The new chairman of the highest administrative court will be his current vice-president Mazanec at home

Prague President Milos Zeman told Vice President of the Supreme Administrative Court (NSS) Michalu Mazanca that he was appointed President of the NSS on 18 September. The Mazanec court will lead from 1 October. Mazanec told the journalists after Tuesday's meeting with Zeman in the Prague Castle. The information was then confirmed on Twitter by the President's spokesperson, Jiří Ovčáček. The current chairman of the NSS, Josef Baxa, the decision of the head of state respects the suitability of Mazanka's choice not to respond.

The decision is subject to the contra-signature of Prime Minister Andrei Babis (ANO). Mazanec expects Zeman to appoint him with the Prime Minister.

The mandate of Bax expires in September, while Mazanco's term expires. Mazanec suggested to the president to replace him as vice-chairman, he did not want names to tell the reporters. According to him, Zeman will only decide.

21. srpna 2018 v 17:32, příspěvek archivován: 21. srpna 2018 v 17:39

The president of the republic, Milos Zeman, received the vice-president of the highest administrative court Michal Mazance at the Prague Castle.

The president of the republic appoints Michal Mazan on Tuesday, September 18, 2018 as chairman of the highest administrative court with effect from Monday October 1, 2018.

Zeman Mazanec spoke about the problems of administrative law in the Czech Republic. He outlined the problems that the NSS has to deal with, for example with a large number of pending cases, or with "an isolation of the highest administrative court as more or less autonomous systems". Mazanec noted that in the Czech Republic one NSS system consists of three dozen judges and the other a general court of more than 3000. "The imbalance is also a problem in practice," he said.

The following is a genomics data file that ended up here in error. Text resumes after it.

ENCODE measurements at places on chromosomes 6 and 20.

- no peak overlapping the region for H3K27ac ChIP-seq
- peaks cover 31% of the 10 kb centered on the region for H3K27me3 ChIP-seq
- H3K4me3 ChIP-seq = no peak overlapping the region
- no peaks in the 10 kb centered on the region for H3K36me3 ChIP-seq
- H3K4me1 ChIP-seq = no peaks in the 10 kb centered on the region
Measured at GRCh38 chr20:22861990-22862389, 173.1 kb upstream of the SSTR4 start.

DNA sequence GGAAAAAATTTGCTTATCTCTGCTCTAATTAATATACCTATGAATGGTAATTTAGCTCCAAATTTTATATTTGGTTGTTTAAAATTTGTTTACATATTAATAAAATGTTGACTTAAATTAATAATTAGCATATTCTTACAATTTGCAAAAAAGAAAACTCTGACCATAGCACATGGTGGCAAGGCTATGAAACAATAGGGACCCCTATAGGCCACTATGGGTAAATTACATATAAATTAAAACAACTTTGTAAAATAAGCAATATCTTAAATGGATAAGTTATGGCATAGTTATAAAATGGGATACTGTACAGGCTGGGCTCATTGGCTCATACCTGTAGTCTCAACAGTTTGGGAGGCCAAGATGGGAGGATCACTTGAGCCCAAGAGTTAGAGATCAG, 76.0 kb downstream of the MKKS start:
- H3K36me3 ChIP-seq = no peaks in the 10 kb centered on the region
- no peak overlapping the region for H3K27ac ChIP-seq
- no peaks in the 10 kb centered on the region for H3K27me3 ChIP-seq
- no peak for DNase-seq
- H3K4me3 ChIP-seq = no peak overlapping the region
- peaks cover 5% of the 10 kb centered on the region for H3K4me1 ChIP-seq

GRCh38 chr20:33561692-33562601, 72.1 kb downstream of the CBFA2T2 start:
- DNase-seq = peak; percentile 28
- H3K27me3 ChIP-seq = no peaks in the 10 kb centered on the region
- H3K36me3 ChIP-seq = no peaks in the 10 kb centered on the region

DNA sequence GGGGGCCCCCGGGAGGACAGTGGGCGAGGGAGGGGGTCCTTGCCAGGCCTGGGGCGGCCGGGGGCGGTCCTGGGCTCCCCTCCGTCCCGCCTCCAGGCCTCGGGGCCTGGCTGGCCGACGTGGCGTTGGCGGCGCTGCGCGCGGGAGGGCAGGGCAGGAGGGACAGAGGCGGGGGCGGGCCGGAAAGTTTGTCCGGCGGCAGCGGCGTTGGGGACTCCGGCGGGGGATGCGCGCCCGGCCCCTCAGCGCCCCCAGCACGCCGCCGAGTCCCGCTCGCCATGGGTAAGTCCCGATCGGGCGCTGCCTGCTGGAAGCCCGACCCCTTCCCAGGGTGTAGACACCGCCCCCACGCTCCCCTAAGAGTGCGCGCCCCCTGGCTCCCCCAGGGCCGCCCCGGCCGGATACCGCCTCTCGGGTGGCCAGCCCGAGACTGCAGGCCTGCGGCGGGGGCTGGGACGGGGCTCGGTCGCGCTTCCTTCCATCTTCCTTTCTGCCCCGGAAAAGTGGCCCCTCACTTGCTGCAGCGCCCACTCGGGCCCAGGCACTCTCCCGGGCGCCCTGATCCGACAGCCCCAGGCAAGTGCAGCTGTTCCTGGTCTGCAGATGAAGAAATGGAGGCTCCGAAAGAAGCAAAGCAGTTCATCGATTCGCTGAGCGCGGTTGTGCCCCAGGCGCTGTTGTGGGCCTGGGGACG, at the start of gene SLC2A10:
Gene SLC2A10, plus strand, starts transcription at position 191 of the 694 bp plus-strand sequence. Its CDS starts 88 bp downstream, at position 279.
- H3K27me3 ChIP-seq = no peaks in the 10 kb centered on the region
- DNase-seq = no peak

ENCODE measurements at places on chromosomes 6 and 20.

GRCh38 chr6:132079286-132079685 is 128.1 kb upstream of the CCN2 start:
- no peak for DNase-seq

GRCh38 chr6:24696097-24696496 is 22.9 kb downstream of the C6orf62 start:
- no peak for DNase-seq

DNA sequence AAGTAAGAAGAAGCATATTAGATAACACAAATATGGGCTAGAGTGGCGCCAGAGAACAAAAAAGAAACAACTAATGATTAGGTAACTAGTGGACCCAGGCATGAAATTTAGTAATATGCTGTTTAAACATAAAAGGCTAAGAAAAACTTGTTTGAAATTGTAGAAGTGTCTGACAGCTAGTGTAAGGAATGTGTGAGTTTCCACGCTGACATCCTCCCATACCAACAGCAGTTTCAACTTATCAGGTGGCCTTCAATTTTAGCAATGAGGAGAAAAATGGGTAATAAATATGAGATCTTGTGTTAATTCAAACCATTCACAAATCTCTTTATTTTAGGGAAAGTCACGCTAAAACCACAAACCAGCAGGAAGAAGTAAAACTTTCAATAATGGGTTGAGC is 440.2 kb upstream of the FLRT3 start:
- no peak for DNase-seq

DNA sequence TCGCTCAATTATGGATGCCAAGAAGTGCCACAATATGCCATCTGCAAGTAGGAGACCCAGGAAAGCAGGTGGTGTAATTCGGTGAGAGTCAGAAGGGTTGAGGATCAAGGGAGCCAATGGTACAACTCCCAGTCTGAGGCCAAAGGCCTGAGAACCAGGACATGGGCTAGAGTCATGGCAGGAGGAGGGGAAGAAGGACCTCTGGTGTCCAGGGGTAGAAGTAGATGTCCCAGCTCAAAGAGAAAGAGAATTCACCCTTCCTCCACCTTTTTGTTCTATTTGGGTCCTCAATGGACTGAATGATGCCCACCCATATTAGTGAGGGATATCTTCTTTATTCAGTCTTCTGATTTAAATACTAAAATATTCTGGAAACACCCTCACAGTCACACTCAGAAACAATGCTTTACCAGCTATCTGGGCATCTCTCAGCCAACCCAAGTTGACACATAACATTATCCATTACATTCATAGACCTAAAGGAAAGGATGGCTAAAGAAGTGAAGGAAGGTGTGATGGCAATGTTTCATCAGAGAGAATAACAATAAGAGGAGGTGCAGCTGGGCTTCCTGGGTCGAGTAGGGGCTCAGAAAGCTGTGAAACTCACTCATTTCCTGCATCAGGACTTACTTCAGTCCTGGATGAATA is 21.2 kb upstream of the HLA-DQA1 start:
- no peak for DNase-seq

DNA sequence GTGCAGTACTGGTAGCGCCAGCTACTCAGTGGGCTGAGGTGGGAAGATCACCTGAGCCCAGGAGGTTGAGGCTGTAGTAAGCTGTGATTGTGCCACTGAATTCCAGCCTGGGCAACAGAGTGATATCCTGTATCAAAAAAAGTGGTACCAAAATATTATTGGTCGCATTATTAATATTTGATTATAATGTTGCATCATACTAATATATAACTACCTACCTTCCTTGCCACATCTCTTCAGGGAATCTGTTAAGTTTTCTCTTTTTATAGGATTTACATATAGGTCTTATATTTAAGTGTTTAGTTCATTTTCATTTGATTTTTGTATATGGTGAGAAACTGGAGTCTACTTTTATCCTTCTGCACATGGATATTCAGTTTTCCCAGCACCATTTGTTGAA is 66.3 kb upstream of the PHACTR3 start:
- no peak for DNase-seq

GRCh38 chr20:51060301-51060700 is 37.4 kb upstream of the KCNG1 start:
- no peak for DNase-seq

He intends to establish closer contacts with regional courts and their administrative law departments, which he claims have been neglected by the increase in the number of cassation clauses and the lack of time in the past. There is a lot of work in the legislative field, according to him, the NSS law of 2003 will have to be changed. He therefore wants to meet Justice Minister Jan Kněžínek (for YES). According to him, the interference in the law would be more fundamental than Parliament's amendment, which is now in Parliament.

Michal Mazanec

Born on July 17, 1951. He graduated from the Faculty of Law at Charles University in Prague.

Vice President of the Supreme Administrative Court has been President Václav Havel since January 2003, who appointed him President of the Josef Baxa Court in December 2002.

From 1984 to 1989 he was a member of the Communist Party. Since 1993 he has organized a single Czech collection of judicial decisions in administrative law (the so-called red collection). Between 2000 and 2001, in collaboration with Marie Zišková and other judges of the Supreme Administrative Court, he prepared institutional, competence and procedural arrangements for the reform of administrative justice, including the main lines of the administrative procedure and the supplementary law.

Mazanec will only be in office for three years instead of a ten-year term.

Mazanec said that the concept of NSS is given by law, and he will continue and fulfill it just as well as Baxa. Baxa, who replaces him, has a charisma: the job of the judge ends at the end of the year when he was 70 years old. Mazanec of this age limit will reach 2021. He told journalists that the government must make conceptual changes, and he has three years of work ahead of him. "We must try to do what is possible," he said.

Baxa did not want the president to evaluate the choice. "It's the president's decision and must be respected," Baxa said. He added that he is willing to work with his successor if Mazenec is interested.

In July, Baxa said in an interview that it would be advisable for the president to choose an adept who can serve ten years. It is not possible for Mazance, the mandate of the judge expires in three years.

According to Baxa, the 10-year term of office of the President of the Court is generally important and not applicable to a particular person. "These ten years are important for the independence of the court and for the elaboration and completion of its duties," said Baxa Tuesday.

The president has advised Bax & # 39; s successor with many people, including a member of her expert team, Maria Benešová.

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